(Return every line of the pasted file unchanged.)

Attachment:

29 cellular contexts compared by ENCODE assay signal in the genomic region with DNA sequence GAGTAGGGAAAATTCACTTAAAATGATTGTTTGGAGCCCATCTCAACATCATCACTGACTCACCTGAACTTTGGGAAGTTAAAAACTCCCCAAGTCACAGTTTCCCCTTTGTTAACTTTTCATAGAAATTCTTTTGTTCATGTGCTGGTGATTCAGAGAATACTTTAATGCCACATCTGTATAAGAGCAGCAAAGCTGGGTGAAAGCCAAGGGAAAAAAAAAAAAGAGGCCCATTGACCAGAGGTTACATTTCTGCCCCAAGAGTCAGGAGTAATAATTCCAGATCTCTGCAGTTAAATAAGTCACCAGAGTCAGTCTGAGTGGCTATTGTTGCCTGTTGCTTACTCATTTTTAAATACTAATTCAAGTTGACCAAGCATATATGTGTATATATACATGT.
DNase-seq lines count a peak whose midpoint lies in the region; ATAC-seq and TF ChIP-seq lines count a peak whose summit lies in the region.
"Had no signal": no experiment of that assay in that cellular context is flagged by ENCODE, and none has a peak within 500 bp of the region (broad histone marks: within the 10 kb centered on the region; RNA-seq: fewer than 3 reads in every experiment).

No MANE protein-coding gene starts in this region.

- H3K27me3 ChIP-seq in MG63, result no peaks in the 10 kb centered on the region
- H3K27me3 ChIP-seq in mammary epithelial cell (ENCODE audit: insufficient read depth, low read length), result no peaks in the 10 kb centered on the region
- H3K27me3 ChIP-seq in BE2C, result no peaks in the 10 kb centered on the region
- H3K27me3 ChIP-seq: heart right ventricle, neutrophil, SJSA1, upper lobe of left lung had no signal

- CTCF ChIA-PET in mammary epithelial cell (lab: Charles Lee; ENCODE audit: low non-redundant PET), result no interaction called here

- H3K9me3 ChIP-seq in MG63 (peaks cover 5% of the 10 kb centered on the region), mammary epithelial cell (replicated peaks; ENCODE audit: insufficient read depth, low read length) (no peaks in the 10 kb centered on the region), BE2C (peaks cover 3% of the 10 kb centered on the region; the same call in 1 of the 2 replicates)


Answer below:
29 cellular contexts compared by ENCODE assay signal in the genomic region with DNA sequence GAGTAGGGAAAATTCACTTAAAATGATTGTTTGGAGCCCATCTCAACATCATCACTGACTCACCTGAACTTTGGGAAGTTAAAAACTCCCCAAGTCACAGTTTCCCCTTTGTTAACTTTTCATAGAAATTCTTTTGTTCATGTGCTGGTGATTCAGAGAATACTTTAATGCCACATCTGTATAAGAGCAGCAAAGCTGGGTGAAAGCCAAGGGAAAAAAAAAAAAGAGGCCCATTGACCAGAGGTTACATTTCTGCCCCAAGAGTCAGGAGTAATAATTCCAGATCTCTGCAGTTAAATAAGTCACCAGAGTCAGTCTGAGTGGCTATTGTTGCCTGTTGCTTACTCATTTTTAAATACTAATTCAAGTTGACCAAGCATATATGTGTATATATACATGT.
DNase-seq lines count a peak whose midpoint lies in the region; ATAC-seq and TF ChIP-seq lines count a peak whose summit lies in the region.
"Had no signal": no experiment of that assay in that cellular context is flagged by ENCODE, and none has a peak within 500 bp of the region (broad histone marks: within the 10 kb centered on the region; RNA-seq: fewer than 3 reads in every experiment).

No MANE protein-coding gene starts in this region.

- H3K27me3 ChIP-seq in MG63, result no peaks in the 10 kb centered on the region
- H3K27me3 ChIP-seq in mammary epithelial cell (ENCODE audit: insufficient read depth, low read length), result no peaks in the 10 kb centered on the region
- H3K27me3 ChIP-seq in BE2C, result no peaks in the 10 kb centered on the region
- H3K27me3 ChIP-seq: heart right ventricle, neutrophil, SJSA1, upper lobe of left lung had no signal

- CTCF ChIA-PET in mammary epithelial cell (lab: Charles Lee; ENCODE audit: low non-redundant PET), result no interaction called here

- H3K9me3 ChIP-seq in MG63 (peaks cover 5% of the 10 kb centered on the region), mammary epithelial cell (replicated peaks; ENCODE audit: insufficient read depth, low read length) (no peaks in the 10 kb centered on the region), BE2C (peaks cover 3% of the 10 kb centered on the region; the same call in 1 of the 2 replicates)